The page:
(on a side note-  Piper has been watching this Mickey Mouse cartoon where Pluto turns red and she tells me "Look mom!  Pluto spicy!"  Mr. P.A. had red undertones in his skin and the whole time he was talking Piper kept whispering to me "Mommy, is he spicy?")

Twenty minutes or more passes and suddenly Mr. P.A. is rushing at me telling me that this is very serious and that we have to get Piper to lay on her left side immediately and not let her move.  He explains that the Endocrinologist needs the battery to stay at the top of her stomach and not enter into her intestines.  I assume that this is because it will be easier to get out if it is in her tummy.  Because Piper is a little firecracker, we are forced to wrap her up papoose style so she will lay still on her side. 

She and I are wheeled down the hall to another room.  An anesthesiologist is called in because my baby is going to have to go under general anesthesia so they can get the battery out.  This scares me.  This scares me a lot.  The anesthesiologist has everything ready and tells me to slide off the bed, leave the room, and don't look back.

In the waiting room, my best friend (who also works at the hospital) finds me in the hall, alone and freaking out.   But, she always makes everything better and was able to calm me down.    As an added bonus, she tells me that she will be Piper's nurse when she comes out of her procedure.  The procedure takes about 15 minutes to complete and then Piper is wheeled passed me to Recovery.  (By now, Matt has arrived and he and I follow our daughter down the hall)

I have no idea what that white lump is, but this is the inside of my daughter's stomach.  How many other parent's do you know that have this for their scrapbooks?
Seeing your child after they have been put to sleep is a very pitiful sight.  They had already removed the tube from down her throat and other unpleasantries, but she still look so frail!

Piper in Recovery. I'm holding the tube that is blowing oxygen in her face

They gave me the battery and it had already started to corrode.  So let this be a warning to all parents out there that a battery is not just another case of swallowing a foreign object.  The doctor told me after he got it out that if the battery had settled into a spot on her intestines it could have burned a whole through them!  Very serious stuff.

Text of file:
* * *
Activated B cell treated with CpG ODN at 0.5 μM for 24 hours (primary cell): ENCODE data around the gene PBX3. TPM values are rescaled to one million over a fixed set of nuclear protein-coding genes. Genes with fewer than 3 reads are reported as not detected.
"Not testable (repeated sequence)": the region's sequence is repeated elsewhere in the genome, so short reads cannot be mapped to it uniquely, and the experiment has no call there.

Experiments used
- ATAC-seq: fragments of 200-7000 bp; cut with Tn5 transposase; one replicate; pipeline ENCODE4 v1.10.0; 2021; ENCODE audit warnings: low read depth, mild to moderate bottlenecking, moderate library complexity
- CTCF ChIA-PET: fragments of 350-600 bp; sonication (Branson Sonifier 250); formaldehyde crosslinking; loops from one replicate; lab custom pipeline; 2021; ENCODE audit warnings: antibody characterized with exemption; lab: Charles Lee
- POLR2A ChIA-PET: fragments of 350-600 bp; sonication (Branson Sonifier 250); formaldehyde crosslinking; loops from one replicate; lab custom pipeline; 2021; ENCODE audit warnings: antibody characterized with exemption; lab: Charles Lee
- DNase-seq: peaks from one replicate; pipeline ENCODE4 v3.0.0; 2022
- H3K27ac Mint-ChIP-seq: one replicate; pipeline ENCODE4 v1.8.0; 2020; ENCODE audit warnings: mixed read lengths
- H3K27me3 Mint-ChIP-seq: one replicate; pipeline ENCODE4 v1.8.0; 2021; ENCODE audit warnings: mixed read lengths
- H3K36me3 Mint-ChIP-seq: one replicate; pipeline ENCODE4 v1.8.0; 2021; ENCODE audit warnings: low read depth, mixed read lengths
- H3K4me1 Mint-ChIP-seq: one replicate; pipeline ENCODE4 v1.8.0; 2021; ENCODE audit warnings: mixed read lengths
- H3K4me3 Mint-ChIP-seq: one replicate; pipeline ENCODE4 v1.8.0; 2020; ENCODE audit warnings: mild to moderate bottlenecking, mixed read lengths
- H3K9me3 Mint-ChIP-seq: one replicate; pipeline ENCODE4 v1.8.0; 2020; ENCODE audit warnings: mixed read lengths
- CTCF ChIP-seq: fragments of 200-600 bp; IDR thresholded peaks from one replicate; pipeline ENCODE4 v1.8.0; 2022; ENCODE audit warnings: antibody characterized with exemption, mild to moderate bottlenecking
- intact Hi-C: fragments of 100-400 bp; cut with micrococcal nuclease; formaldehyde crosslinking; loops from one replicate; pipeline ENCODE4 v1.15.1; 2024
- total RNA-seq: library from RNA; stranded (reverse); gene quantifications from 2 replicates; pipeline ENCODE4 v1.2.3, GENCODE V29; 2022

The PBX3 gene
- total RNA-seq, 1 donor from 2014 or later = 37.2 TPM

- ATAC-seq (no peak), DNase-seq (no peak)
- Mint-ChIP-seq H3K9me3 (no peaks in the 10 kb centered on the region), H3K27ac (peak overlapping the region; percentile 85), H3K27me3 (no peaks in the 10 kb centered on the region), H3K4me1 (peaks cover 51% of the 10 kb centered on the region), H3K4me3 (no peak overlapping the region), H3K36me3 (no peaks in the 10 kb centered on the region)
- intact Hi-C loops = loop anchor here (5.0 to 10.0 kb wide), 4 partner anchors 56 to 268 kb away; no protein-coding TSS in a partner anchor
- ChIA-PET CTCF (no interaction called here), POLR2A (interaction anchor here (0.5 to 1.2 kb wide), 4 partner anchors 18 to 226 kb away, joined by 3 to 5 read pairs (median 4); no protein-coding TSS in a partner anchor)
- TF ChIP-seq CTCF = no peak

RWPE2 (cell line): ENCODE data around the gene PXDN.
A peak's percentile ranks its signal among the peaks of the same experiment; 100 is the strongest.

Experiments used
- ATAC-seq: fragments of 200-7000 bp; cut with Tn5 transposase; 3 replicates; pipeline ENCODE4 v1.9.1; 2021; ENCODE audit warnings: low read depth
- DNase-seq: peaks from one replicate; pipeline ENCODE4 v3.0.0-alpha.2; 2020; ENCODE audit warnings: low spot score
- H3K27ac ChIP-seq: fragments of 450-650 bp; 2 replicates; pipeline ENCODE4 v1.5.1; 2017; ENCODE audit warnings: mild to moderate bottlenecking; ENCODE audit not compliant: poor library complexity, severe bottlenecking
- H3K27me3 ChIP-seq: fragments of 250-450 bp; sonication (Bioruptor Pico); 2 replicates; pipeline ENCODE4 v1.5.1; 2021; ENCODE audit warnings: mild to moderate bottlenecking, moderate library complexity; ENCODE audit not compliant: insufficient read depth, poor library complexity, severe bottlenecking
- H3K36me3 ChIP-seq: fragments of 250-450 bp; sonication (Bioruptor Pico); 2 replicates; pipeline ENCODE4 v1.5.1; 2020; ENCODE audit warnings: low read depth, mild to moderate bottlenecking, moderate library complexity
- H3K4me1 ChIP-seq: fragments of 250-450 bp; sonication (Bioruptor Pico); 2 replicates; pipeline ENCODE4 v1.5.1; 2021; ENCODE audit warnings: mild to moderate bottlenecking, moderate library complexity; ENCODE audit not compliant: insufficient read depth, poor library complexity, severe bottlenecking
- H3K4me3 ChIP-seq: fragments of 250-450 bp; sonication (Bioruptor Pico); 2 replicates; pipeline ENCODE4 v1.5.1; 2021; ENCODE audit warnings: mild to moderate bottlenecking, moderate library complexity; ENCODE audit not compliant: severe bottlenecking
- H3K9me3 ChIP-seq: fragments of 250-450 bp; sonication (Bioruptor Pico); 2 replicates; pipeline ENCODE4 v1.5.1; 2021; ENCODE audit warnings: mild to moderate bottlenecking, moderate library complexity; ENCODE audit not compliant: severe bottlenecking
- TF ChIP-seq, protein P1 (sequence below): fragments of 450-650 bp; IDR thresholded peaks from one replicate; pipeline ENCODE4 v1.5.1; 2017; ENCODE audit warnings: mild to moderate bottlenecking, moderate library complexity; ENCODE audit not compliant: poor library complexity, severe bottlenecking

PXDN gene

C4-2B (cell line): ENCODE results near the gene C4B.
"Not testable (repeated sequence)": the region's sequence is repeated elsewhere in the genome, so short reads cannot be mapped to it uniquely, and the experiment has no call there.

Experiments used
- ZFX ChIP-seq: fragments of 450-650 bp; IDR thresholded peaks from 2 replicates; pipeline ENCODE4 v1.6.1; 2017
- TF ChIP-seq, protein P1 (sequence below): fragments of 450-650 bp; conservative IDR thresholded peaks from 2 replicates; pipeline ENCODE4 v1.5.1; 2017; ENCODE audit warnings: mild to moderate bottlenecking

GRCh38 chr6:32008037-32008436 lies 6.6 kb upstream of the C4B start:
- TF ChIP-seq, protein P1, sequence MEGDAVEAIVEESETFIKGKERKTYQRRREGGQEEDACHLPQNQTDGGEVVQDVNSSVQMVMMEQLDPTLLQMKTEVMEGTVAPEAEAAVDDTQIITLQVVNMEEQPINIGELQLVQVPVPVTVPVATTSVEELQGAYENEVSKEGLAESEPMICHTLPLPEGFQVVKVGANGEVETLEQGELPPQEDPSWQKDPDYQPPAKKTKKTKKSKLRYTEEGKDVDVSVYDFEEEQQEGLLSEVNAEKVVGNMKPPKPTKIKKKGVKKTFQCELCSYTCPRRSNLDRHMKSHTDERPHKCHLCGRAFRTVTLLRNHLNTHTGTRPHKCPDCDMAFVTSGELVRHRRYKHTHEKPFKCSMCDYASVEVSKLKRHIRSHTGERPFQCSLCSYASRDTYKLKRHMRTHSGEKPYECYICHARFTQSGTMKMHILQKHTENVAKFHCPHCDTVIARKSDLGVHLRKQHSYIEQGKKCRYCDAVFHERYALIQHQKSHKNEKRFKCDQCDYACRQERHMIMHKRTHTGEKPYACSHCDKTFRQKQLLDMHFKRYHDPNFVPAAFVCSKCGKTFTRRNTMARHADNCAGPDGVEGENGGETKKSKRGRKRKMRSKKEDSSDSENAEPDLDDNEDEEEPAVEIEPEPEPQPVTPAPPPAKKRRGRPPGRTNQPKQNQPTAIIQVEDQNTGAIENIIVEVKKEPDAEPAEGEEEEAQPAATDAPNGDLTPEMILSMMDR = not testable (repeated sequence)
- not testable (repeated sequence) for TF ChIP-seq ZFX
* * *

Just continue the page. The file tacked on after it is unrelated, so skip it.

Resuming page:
Piper did great and is fine.  The truth is that I was surprised at how well she behaved throughout the entire ordeal.  She thought the fact that she was able to eat two Popsicles in a row was pretty cool.  Her least favorite part was the not the I.V. in her arm, but the sensor on her thumb measuring her heart rate.  She thought her thumb was missing, poor baby!

In our rush to leave, I remembered to bring diapers but I forgot to bring my wet bag.  I find it humorous that when I asked if they had a plastic bag to put Colbie's soiled diaper in, I was given this:

Hardy, Har Har!

Piper is the reason why the title of my blog contains the word "adventure".  These first years have already contained more drama and trauma than I ever experienced in my life before she came along!  Thank you, Piper, for making life more interesting, but please, please, please try not to seriously hurt yourself!

*Defintion found at


  1. Lauren, I saw your status last night but had no idea this happened! I'm so glad she is okay! And I'm glad you called the doc beforehand, and stayed at the ER instead of leaving. I can't believe they were going to just let y'all go home without getting it out!!!

  2. I'm glad you didn't just go home when the P.A. (Physician's Assistant) said what he did at first. I'm glad you spoke up and told them what your Doctor's office said.
    I'm glad they got it out in time.
    Hope you Piper feels better soon. I doubt she'll be putting anything but food or water in her mouth for awhile.